IDEAS home Printed from https://ideas.repec.org/p/jet/dpaper/dpaper111.html
   My bibliography  Save this paper

Fiscal Decentralization, Chinese Style: Good for Health Outcomes?

Author

Listed:
  • Uchimura, Hiroko
  • Jutting, Johannes

Abstract

This study analyzes the effect of fiscal decentralization on health outcomes in China using a panel data set with nationwide county-level data. We find that counties in more fiscal decentralized provinces have lower infant mortality rates compared to those counties in which the provincial government retains the main spending authority, if certain conditions are met. Spending responsibilities at the local level need to be matched with county government's own fiscal capacity. For those local governments that have only limited revenues, their ability to spend on local public goods such as health care depends crucially upon intergovernmental transfers. The findings of this study thereby support the common assertion that fiscal decentralization can indeed lead to more efficient production of local public goods, but also highlights the necessary conditions to make this happen.

Suggested Citation

  • Uchimura, Hiroko & Jutting, Johannes, 2007. "Fiscal Decentralization, Chinese Style: Good for Health Outcomes?," IDE Discussion Papers 111, Institute of Developing Economies, Japan External Trade Organization(JETRO).
  • Handle: RePEc:jet:dpaper:dpaper111
    as

    Download full text from publisher

    File URL: https://ir.ide.go.jp/?action=repository_action_common_download&item_id=38056&item_no=1&attribute_id=22&file_no=1
    File Function: First version, 2007
    Download Restriction: no

    References listed on IDEAS

    as
    1. Zhang, Xiaobo & Kanbur, Ravi, 2005. "Spatial inequality in education and health care in China," China Economic Review, Elsevier, vol. 16(2), pages 189-204.
    2. Jin, Jing & Zou, Heng-fu, 2005. "Fiscal decentralization, revenue and expenditure assignments, and growth in China," Journal of Asian Economics, Elsevier, vol. 16(6), pages 1047-1064, December.
    3. repec:aph:ajpbhl:2003:93:12:1991-1993_4 is not listed on IDEAS
    4. Jin, Hehui & Qian, Yingyi & Weingast, Barry R., 2005. "Regional decentralization and fiscal incentives: Federalism, Chinese style," Journal of Public Economics, Elsevier, vol. 89(9-10), pages 1719-1742, September.
    5. Emanuele Baldacci & Maria Teresa Guin-Siu & Luiz De Mello, 2003. "More on the effectiveness of public spending on health care and education: a covariance structure model," Journal of International Development, John Wiley & Sons, Ltd., vol. 15(6), pages 709-725.
    6. Filmer, Deon & Pritchett, Lant, 1999. "The impact of public spending on health: does money matter?," Social Science & Medicine, Elsevier, vol. 49(10), pages 1309-1323, November.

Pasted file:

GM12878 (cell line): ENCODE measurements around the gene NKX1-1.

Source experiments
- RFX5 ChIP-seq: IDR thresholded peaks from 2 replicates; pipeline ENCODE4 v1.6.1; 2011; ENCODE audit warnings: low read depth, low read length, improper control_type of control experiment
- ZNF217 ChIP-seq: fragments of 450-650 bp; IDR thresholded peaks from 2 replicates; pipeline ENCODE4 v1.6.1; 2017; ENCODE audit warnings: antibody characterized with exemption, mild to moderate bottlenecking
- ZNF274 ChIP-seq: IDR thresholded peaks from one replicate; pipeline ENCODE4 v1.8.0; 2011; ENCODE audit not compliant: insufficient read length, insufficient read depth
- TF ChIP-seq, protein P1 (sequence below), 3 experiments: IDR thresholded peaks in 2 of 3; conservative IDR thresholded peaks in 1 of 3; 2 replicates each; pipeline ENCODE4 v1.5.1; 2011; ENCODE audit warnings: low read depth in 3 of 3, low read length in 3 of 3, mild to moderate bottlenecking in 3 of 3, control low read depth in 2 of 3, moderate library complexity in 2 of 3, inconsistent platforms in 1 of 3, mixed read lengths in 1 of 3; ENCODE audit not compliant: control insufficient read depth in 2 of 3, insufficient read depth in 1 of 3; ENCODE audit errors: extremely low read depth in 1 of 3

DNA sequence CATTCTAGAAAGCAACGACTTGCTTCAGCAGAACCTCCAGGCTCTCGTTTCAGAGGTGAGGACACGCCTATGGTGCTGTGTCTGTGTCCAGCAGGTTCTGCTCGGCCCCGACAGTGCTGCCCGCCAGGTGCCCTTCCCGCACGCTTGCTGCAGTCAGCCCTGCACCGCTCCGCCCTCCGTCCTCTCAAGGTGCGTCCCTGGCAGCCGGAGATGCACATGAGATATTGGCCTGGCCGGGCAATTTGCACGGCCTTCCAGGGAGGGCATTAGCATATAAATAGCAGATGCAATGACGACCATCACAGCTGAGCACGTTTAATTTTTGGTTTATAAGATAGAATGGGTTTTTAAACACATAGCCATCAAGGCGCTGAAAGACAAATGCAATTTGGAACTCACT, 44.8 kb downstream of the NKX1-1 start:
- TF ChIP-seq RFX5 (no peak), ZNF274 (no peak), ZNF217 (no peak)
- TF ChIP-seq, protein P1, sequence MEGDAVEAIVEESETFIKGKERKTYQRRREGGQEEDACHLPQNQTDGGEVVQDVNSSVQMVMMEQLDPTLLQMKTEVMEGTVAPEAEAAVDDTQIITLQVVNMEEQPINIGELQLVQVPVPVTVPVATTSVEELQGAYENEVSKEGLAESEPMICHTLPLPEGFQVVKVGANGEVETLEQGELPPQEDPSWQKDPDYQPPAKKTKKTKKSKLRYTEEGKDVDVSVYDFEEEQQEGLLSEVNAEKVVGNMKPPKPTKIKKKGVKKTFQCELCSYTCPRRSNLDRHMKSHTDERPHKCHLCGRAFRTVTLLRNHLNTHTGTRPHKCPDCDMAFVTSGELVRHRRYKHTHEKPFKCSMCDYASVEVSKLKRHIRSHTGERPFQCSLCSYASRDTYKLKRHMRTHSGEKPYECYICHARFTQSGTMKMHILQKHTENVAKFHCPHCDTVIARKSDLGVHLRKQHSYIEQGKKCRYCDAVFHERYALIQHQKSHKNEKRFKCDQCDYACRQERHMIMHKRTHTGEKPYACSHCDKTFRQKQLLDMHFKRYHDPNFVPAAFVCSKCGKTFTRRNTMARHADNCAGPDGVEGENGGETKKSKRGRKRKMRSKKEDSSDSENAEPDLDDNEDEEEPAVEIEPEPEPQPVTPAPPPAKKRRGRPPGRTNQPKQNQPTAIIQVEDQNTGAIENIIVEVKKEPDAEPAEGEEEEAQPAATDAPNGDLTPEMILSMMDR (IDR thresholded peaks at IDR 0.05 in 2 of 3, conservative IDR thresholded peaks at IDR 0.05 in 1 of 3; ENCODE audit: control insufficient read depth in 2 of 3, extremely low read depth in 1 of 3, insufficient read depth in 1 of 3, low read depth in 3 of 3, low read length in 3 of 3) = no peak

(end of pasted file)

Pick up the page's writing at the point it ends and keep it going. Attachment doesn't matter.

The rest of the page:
7. Pranab Bardhan, 2002. "Decentralization of Governance and Development," Journal of Economic Perspectives, American Economic Association, vol. 16(4), pages 185-205, Fall.
    Full references (including those not matched with items on IDEAS)

    Citations

    Citations are extracted by the CitEc Project, subscribe to its RSS feed for this item.
    as


    Cited by:

    1. Brock, Gregory & Jin, Yinghua & Zeng, Tong, 2015. "Fiscal decentralization and China's regional infant mortality," Journal of Policy Modeling, Elsevier, vol. 37(2), pages 175-188.

    More about this item

    Keywords

    Fiscal decentralization; Health outcomes; China; Fiscal policy; Decentralization; Local government; Public health; 中国; 財政政策; 地方分権; 地方自治; 公衆衛生;

    JEL classification:

    • H75 - Public Economics - - State and Local Government; Intergovernmental Relations - - - State and Local Government: Health, Education, and Welfare
    • I18 - Health, Education, and Welfare - - Health - - - Government Policy; Regulation; Public Health

    NEP fields

    This paper has been announced in the following NEP Reports:

    Statistics

    Access and download statistics

    Corrections

    All material on this site has been provided by the respective publishers and authors. You can help correct errors and omissions. When requesting a correction, please mention this item's handle: RePEc:jet:dpaper:dpaper111. See general information about how to correct material in RePEc.

    For technical questions regarding this item, or to correct its authors, title, abstract, bibliographic or download information, contact: (Minami Tosa). General contact details of provider: http://edirc.repec.org/data/idegvjp.html .

    If you have authored this item and are not yet registered with RePEc, we encourage you to do it here. This allows to link your profile to this item. It also allows you to accept potential citations to this item that we are uncertain about.

    If CitEc recognized a reference but did not link an item in RePEc to it, you can help with this form .

    If you know of missing items citing this one, you can help us creating those links by adding the relevant references in the same way as above, for each refering item. If you are a registered author of this item, you may also want to check the "citations" tab in your RePEc Author Service profile, as there may be some citations waiting for confirmation.

    Please note that corrections may take a couple of weeks to filter through the various RePEc services.

    IDEAS is a RePEc service hosted by the Research Division of the Federal Reserve Bank of St. Louis . RePEc uses bibliographic data supplied by the respective publishers.